An outing to the Castle of San Fernando is a must when visiting Cartagena in order to understand the extent to which the Spaniards went in trying to keep off others and their envious encroaches from their most prized possession in the Caribbean. At the same time it involves some hurdles that will provide you with insights of Colombian society in general and Cartagena folks in particular. The mundane way of reaching Boca Chica, where the castle is situated, is to use a water taxi service from the Muelle Turistico near the main entrance to the old city. On the way to the pier though chances are you will be accosted by more than one "facilitators" in a rush to help you in doing something that is as easy as doing your shoe laces. These con men and women would flash some worn plasticized maps of an imaginary route leading to and from the castle posing as tour operators/guides. Of course, it is all about the money - with lunch this much, without it - that much. At the muelle itself you will notice that there are regular booths where a passage can be bought but these are not necessarily the taxi booths. No matter what, nobody helps you in exposing the con men and they continue their concerted attack; one, two, than a third one join in the onslaught. Suddenly at the question "Are you the captain of the boat" his confidence dissipates and one by one they realize that this is not going to be their day and retire. This is good opportunity for a fourth person to jump in from beyond the fence (on the side of the boats) and steer you to the taxi booth and "help” you purchase the ticket - exactly half price of what the conmen had insisted on. Then you are followed by the "good" guy all the way to the water taxi and on board where it becomes clear that he wants to be your guide. Gracias a Dios, he is less aggressive and leaves as quickly as he has appeared. After a bumpy, cramped and invigorating ride you are met at the other end by another tout ready to help. He even announces that he and his fellow citizens in the village neighbouring the castle are employed in fishing and tourism industry. Two repetitions of the expression " thank you but no thank you - no need of guide" were definitely not enough and the "guide" continued to "guide" until I bought a ticket and hid away in the bowels of the fortress. On the way out he was still around this time paired by another unofficial employee of the trade and insisting on sharing the wealth - presumed or real is unclear, until the boat in the opposite direction appeared on the horizon. Once on board the "professional" suddenly turned his tune from business to begging by asking for some money for a drink! The conclusion is to never ever give any money to people who are not behind a desk, who issue real tickets and have a rather indifferent look on their faces. Urgency is fishy.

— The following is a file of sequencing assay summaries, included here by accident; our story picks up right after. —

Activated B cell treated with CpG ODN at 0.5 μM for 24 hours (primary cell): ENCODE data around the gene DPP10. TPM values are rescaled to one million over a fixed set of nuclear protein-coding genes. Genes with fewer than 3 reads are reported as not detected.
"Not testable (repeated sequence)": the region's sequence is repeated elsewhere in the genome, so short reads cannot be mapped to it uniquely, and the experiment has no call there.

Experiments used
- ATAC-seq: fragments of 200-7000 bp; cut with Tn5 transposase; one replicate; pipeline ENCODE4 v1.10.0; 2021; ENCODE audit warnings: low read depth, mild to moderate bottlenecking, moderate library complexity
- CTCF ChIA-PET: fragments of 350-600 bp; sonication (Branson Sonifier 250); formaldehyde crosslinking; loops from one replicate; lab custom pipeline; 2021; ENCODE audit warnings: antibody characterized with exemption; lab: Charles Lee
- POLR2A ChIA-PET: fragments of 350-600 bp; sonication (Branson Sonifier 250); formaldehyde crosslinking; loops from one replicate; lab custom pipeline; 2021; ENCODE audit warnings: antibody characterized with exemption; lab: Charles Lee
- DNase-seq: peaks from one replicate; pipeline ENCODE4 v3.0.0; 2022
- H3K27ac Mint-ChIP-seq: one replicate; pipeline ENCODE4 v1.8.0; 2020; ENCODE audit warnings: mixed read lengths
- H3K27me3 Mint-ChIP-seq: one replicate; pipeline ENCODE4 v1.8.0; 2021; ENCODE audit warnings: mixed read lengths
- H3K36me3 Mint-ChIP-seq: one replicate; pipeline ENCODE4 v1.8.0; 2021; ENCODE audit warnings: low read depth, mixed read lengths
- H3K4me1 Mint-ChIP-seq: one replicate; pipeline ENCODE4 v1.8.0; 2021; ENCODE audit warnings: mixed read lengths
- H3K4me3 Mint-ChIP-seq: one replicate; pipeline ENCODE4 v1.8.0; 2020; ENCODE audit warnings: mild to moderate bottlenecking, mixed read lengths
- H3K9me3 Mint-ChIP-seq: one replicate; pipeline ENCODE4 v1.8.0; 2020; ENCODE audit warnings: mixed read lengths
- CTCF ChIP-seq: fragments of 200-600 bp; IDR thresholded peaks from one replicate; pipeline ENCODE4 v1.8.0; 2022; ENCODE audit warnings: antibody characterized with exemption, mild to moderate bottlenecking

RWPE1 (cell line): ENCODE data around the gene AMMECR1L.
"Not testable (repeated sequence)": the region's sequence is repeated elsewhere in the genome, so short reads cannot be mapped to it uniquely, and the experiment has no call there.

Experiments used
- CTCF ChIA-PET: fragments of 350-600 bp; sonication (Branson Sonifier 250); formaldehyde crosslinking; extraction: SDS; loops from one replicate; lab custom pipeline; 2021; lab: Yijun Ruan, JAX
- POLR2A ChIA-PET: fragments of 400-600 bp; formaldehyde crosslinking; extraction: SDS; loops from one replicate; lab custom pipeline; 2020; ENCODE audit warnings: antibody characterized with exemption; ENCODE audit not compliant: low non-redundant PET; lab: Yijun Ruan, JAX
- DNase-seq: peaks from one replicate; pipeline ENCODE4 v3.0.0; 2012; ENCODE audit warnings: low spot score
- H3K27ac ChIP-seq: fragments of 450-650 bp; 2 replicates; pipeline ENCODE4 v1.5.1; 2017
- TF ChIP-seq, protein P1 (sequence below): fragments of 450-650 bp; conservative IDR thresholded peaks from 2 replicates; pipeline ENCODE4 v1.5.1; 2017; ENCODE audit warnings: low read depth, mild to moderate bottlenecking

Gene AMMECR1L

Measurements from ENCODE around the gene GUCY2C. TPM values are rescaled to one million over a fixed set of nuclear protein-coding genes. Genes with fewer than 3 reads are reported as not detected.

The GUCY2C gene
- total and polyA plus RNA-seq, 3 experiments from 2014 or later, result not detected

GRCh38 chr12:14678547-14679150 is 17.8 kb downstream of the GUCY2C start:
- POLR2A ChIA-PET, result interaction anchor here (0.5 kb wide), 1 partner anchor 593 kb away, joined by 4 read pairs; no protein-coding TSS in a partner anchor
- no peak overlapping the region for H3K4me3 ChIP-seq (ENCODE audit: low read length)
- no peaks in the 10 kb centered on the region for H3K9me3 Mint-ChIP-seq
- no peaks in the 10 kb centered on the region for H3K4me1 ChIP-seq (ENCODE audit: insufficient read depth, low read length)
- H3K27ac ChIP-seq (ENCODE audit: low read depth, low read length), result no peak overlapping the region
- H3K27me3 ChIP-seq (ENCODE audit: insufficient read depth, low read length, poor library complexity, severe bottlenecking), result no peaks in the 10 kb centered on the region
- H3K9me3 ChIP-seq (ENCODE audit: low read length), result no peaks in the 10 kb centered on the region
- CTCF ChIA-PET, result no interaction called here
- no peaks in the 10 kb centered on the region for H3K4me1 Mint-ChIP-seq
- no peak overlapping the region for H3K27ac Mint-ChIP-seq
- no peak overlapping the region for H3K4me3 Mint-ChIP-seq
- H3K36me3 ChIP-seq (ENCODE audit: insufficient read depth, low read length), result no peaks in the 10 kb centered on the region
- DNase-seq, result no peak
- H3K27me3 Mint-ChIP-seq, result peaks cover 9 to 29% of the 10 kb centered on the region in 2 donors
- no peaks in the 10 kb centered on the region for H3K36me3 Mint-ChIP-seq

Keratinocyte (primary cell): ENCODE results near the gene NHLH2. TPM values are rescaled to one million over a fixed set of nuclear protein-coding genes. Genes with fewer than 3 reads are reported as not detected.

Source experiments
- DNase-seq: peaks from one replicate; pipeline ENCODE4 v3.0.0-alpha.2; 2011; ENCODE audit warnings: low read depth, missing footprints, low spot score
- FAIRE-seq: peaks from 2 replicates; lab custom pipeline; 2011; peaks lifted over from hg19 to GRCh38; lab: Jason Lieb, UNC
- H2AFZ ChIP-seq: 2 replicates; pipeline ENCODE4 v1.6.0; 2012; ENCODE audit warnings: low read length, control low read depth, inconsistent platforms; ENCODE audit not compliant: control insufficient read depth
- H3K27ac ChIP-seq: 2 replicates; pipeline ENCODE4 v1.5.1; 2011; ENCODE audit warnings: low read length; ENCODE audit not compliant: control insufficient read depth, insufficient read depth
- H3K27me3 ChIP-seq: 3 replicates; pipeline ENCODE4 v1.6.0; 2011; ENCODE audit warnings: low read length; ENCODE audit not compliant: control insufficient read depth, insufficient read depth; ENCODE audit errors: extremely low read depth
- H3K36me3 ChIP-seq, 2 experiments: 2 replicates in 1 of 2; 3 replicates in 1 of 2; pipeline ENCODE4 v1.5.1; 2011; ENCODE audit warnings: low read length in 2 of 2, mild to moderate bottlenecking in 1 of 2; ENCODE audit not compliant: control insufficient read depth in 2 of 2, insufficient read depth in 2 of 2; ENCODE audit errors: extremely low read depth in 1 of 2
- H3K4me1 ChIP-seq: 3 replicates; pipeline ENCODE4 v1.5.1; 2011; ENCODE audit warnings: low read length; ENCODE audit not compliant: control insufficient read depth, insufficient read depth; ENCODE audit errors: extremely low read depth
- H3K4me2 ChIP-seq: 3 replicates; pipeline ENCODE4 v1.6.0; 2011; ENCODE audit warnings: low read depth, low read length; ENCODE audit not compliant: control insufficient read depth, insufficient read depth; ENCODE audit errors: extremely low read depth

take care that at weekend are high alcohol restrictions as well in hotels as in shops buying alcohol/ drinking alcohol....parties are often hold at other weekdays